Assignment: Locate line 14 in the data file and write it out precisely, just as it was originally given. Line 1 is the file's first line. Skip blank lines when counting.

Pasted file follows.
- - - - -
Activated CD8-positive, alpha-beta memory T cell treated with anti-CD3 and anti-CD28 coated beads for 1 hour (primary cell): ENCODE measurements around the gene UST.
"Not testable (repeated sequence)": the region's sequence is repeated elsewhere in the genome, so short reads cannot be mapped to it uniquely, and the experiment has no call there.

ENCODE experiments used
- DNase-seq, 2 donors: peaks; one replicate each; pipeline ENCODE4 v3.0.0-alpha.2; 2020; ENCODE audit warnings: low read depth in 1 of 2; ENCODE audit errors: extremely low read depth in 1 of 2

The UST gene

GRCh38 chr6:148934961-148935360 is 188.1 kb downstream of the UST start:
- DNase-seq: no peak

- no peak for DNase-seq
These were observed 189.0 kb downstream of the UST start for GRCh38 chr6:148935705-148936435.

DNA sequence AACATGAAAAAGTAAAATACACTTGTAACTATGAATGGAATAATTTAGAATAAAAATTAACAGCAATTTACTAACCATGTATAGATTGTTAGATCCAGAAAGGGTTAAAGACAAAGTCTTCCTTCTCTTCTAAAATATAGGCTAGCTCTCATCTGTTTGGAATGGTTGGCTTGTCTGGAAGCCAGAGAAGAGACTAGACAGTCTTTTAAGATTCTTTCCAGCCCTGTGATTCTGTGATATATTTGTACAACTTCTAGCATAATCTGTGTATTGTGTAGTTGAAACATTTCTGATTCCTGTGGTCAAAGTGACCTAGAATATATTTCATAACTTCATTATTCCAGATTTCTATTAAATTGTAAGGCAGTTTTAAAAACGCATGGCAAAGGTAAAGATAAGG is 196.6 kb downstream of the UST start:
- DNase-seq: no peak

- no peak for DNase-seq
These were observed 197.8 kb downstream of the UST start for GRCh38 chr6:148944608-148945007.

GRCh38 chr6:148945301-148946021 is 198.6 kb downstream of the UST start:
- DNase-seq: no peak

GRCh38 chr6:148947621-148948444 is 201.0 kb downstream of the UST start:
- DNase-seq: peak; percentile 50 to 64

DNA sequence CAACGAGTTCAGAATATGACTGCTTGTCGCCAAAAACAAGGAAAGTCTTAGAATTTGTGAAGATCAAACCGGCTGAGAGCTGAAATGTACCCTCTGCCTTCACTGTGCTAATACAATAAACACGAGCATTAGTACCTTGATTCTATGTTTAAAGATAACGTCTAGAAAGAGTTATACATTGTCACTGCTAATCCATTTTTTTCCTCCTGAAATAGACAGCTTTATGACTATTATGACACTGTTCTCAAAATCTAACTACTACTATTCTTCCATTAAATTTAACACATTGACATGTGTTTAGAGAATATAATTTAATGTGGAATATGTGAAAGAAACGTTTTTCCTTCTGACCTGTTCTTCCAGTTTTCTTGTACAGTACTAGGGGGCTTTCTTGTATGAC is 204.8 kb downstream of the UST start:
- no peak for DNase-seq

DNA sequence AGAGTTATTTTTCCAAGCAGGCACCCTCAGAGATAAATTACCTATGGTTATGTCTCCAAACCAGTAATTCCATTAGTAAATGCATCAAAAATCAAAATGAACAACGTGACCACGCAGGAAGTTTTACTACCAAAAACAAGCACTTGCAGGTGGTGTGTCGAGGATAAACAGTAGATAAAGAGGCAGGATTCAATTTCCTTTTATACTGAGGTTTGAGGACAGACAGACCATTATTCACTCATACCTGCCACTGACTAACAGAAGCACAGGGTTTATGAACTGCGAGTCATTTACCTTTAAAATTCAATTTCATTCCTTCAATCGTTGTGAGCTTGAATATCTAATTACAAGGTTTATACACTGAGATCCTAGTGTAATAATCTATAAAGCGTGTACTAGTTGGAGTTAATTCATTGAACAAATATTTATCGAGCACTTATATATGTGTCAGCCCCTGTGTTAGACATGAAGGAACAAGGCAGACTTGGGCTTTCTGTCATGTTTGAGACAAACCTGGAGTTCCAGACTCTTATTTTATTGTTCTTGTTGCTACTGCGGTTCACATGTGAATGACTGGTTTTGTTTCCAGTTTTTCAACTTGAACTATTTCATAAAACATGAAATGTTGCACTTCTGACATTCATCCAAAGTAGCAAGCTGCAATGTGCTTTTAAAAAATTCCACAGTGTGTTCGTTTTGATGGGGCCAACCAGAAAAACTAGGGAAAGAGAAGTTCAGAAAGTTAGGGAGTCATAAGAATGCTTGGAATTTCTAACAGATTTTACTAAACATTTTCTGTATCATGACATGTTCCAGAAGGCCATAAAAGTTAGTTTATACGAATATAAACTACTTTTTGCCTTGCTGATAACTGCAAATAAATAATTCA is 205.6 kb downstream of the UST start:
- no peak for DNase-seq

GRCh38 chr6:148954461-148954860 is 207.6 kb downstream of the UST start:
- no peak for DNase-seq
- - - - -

GRCh38 chr6:148945301-148946021 is 198.6 kb downstream of the UST start: